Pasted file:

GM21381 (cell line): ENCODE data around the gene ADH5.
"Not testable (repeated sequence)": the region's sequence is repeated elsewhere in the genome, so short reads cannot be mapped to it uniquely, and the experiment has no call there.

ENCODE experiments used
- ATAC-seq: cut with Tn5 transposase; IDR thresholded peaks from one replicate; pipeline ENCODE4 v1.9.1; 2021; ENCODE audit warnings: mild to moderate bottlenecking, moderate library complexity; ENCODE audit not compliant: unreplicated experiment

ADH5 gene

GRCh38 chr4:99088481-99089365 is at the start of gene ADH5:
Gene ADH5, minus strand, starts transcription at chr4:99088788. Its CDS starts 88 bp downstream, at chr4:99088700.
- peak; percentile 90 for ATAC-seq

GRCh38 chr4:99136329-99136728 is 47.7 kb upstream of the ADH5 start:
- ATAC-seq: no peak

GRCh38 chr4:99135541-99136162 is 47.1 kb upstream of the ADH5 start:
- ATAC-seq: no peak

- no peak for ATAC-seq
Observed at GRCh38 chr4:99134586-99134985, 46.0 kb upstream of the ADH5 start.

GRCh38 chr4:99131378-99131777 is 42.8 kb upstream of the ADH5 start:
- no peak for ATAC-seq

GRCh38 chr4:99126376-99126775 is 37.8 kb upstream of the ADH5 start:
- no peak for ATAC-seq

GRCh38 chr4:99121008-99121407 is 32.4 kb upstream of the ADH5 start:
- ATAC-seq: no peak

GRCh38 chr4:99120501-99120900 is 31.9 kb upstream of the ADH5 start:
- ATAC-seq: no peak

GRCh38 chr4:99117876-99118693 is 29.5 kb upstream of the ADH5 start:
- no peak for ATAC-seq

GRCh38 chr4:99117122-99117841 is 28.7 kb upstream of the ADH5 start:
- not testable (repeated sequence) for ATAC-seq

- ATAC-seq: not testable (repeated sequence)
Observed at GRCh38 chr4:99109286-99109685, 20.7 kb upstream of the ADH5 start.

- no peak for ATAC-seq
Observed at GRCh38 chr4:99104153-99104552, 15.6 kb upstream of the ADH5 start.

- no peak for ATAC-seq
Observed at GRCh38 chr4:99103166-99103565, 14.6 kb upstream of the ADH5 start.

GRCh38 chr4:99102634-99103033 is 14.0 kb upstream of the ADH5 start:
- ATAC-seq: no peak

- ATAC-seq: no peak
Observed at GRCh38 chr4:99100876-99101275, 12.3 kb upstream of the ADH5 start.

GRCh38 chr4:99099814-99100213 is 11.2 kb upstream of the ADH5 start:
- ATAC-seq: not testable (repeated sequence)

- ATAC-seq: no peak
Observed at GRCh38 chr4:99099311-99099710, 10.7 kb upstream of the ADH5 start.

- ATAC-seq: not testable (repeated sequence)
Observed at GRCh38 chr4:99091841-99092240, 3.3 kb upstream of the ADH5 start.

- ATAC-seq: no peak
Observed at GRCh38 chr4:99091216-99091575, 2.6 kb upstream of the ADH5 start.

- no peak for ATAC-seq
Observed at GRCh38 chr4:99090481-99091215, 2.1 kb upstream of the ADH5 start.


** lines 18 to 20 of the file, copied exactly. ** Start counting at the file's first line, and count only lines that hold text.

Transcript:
- no peak for ATAC-seq

GRCh38 chr4:99121008-99121407 is 32.4 kb upstream of the ADH5 start:
- ATAC-seq: no peak